On Fire for the Cause of Christ
by Brother Austin David Carroll, F.S.C.
photos: CNEWA Archives, Graymoor, NY
When I picked up the 18 September issue of Newsweek, the striking headline, Peace at Last? expressed the thoughts of millions captivated by the signed accord between the State of Israel and the Palestine Liberation Organization. When I thought further of the collapse of the Berlin wall and the demise of communism, I mused, What a time to be alive!
From 1943 to 1955, Monsignor Thomas J. McMahon, National Secretary of Catholic Near East Welfare Association, directed the Association through a similar period, one that witnessed the horrors of World War II, the division of Europe, the creation of the State of Israel and the ensuing Palestinian refugee crisis.
A passage from an April 1949 report from Msgr. McMahon to Francis Cardinal Spellman, then Archbishop of New York and President of Catholic Near East Welfare Association, illustrates the frenetic pace of activity at that time:
our money has been used for Russian refugees in Argentina, for the same in France, Germany, Holland, and even for Polish refugees in Iran, Lebanon and Egypt, for Ruthenians in Germany
food packages every month to Germany
Mass offerings for Ruthenian refugee priests
support of the Ruthenian refugee seminary in Holland
$100,000 grant for Ukrainian refugees in Germany
another grant to Palestinian relief
A priest of the Archdiocese of New York, Msgr. McMahon was appointed assistant national secretary to Msgr. Bryan McEntegart in June 1943. In August 1943, Msgr. McEntegart was selected as Bishop of Ogdensburg, N.Y., and McMahon succeeded him as national secretary.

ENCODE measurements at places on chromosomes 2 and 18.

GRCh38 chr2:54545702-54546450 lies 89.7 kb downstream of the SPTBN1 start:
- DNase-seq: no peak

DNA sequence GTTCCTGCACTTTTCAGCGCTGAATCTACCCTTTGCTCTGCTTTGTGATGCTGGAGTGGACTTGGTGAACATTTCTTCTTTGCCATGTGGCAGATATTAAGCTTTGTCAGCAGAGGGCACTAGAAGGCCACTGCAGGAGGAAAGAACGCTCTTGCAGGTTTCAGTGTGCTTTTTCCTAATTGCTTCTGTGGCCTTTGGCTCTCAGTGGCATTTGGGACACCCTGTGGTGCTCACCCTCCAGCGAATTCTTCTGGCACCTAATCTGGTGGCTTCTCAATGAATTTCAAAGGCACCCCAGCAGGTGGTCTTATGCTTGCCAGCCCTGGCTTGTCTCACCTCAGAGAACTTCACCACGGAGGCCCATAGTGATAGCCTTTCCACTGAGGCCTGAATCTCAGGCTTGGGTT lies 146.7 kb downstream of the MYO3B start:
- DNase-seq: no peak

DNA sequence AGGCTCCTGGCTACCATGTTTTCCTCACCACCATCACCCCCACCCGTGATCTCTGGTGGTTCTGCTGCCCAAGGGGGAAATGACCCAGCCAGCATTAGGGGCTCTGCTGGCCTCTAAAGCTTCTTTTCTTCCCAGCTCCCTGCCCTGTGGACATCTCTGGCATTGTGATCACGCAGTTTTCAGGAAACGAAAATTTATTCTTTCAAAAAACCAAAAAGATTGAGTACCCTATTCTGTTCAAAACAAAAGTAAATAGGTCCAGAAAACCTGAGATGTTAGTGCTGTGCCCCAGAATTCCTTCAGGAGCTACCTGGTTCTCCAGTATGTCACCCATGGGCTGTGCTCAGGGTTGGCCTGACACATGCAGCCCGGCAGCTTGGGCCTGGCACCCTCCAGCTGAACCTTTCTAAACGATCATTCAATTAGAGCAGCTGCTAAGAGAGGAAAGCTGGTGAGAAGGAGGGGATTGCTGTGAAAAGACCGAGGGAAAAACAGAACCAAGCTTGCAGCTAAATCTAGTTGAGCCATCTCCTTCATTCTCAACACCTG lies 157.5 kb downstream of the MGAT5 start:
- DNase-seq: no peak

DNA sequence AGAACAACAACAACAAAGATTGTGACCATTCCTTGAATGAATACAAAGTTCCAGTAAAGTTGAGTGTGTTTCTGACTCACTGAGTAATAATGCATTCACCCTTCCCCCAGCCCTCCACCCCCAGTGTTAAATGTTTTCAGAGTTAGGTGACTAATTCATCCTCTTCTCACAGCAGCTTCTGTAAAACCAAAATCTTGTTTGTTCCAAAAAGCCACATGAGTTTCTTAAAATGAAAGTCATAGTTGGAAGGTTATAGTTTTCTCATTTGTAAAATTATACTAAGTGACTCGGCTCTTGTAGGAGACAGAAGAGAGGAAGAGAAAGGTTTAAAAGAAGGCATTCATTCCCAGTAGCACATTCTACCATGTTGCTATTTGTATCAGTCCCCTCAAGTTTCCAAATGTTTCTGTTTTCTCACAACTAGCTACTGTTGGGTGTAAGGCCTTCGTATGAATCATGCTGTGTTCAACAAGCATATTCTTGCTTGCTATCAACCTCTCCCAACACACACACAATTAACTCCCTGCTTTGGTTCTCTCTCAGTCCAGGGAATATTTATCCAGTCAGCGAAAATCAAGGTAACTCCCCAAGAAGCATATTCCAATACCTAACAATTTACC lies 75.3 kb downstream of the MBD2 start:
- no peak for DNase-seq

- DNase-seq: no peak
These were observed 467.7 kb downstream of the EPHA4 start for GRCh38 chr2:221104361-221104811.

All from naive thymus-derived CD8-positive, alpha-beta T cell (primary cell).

Five turbulent years later, one act by the United Nations on 29 November 1947 would have a significant impact on Catholic Near East Welfare Association and its erstwhile national secretary the partition of Palestine.
After this partition, which created the State of Israel, McMahon traveled to the Holy Land under the instructions of Eugene Cardinal Tisserant, secretary of the Sacred Congregation for the Oriental Churches. The monsignor intended to study the situation created by the establishment of Israel and the subsequent Arab rejection of the partition. Refugees swarmed the new states neighbors and Pope Pius XII was anxious about this new group of exiles. Palestine was the Holy Land, the hometown of Christianity. The pontiff was concerned about the status of the holy places; Muslim caliphs had brokered a delicate balance of power among the rival Christian groups in the Middle Ages. Would this change? Also, many of these new refugees were Christian Arabs. What would happen to the indigenous Christian communities in the land of Jesus birth?
Recommendations for action were sought by the Holy See Rome valued the insight and judgment of McMahon, and his analysis and opinions were accepted and followed.
One of McMahons recommendations was to create a pontifical organization that would coordinate the churchs diverse efforts in the region on behalf of the Palestinian refugees.
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